Corporate Governance in Ireland: New Challenges and Opportunities. in Capizzi, V., Braendle, U. and Kostyuk. Corporate Governance: New Challenges and Opportunities

Alkaraan, Fadi (2018) Corporate Governance in Ireland: New Challenges and Opportunities. in Capizzi, V., Braendle, U. and Kostyuk. Corporate Governance: New Challenges and Opportunities. In: Governance: New Challenges and Opportunities. VIRTUS INTERPRESS, pp. 111-123. ISBN 978-617-7309-00-9

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Corporate Governance in Ireland: New Challenges and Opportunities

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Abstract

The EU Member States exhibit a rich diversity in corporate governance practices, structures, and participants, reflecting differences in culture, traditional financing options and corporate ownership concentration patterns, and legal origins and
frameworks. This rich diversity complicates corporate governance comparisons between nations. Nonetheless, the codes that have been issued in the Member States in the last decade express significant similarities: they reveal that as reliance on equity financing increases and shareholdings broaden in Europe, a common understanding is emerging of the role that corporate governance plays in the modern European corporation.
Corporate governance is viewed increasingly as a means of ensuring that the exercise of economic power by the corporate sector is grounded in accountability. Different EU Member States tend to articulate the purpose of corporate governance in different ways: some emphasise broad stakeholder interests and others emphasise ownership rights of shareholders. Although the comparative corporate governance literature and popular discussion tend to emphasise “fundamental” differences between stakeholder and shareholder interests, the extent to which these interests are different can be debated. The majority of the codes expressly recognise that corporate success, shareholder profit, employee security and well-being, and the interests of other stakeholders are intertwined and co-dependent.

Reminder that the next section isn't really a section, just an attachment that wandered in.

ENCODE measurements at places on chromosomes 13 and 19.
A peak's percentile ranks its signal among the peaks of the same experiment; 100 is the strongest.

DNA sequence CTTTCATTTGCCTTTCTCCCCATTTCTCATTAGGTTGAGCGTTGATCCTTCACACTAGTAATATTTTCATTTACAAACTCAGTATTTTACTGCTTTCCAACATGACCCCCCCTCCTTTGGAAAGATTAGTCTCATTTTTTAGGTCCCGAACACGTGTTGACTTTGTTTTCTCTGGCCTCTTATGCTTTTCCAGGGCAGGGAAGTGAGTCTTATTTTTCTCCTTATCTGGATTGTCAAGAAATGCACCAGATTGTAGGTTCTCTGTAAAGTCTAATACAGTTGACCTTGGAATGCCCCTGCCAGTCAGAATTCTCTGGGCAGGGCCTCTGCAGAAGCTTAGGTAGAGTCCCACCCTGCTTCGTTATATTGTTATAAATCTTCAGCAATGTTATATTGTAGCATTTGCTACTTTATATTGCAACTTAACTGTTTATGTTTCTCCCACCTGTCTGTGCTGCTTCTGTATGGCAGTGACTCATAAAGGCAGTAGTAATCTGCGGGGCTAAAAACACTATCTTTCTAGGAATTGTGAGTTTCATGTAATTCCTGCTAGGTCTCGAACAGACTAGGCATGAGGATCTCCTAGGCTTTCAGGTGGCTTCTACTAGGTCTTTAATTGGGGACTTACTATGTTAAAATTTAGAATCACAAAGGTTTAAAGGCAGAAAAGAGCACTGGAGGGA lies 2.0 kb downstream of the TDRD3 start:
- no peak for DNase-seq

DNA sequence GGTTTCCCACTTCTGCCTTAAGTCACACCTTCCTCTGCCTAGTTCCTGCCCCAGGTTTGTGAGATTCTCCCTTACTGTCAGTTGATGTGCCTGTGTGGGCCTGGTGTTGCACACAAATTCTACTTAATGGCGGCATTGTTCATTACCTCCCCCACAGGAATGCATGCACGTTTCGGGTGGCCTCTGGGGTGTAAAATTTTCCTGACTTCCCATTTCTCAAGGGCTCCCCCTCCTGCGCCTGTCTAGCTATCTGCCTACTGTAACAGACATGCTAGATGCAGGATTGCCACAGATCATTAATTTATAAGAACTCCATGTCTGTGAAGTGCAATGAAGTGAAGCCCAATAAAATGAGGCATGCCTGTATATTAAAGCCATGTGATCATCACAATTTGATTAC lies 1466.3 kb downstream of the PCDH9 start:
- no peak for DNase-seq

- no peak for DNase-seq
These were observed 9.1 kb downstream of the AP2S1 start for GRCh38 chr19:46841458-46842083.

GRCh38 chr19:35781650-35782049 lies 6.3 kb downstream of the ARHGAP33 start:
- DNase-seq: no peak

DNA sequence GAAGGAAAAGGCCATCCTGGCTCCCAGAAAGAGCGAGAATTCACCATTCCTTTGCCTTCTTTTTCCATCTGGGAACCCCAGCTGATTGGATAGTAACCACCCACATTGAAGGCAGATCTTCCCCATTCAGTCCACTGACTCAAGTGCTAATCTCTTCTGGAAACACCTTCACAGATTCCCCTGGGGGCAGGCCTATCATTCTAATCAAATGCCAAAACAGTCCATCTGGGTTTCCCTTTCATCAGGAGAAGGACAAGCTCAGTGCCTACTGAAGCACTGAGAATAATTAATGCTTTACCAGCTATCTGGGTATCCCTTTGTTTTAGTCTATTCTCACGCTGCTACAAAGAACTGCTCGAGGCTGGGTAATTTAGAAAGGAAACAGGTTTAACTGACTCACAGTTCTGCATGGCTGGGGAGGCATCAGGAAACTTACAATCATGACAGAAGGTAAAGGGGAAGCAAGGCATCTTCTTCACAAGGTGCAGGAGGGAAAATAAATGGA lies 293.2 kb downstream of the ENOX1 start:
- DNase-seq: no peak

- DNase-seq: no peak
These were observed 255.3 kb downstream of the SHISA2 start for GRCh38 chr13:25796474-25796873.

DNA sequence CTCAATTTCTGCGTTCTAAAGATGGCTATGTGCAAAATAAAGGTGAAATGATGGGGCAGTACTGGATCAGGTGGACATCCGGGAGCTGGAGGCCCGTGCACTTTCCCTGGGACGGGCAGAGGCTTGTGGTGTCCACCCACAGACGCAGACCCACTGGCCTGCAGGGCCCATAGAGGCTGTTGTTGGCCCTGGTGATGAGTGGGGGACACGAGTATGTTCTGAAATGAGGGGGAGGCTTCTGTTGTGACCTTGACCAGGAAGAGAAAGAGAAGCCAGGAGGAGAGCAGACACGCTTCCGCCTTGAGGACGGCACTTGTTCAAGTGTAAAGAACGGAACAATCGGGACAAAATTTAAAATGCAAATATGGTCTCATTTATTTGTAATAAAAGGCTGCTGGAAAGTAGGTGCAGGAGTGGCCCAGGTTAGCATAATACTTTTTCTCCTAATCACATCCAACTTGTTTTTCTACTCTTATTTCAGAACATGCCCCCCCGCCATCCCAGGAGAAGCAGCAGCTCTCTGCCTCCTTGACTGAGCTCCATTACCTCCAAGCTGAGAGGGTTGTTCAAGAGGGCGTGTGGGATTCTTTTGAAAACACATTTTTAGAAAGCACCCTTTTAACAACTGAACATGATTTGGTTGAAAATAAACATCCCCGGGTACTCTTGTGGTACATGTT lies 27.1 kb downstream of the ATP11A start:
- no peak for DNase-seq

The growing interest in corporate governance codes among the EU Member States may reflect an understanding that equity investors, whether foreign or domestic, are considering the quality of corporate governance along with financial performance and other factors when deciding whether to invest in a company. The greatest distinctions between corporate governance practices in the EU Member States appear to result from differences in law company law standardisation has been achieved throughout the European Union, some commentators suggest that the remaining legal differences are the ones most deeply grounded in national attitudes, and hence, the most difficult to change. It is important to note that the codes tend to express notions of “best practice” – but the translation of best practice ideals into actual practice may take time to achieve.

Keywords:EU, governance, stakeholders, shareholder, employee security, CSR
Subjects:N Business and Administrative studies > N410 Accountancy
N Business and Administrative studies > N321 Investment
Divisions:Lincoln International Business School
ID Code:34556
Deposited On:03 Jan 2019 11:23

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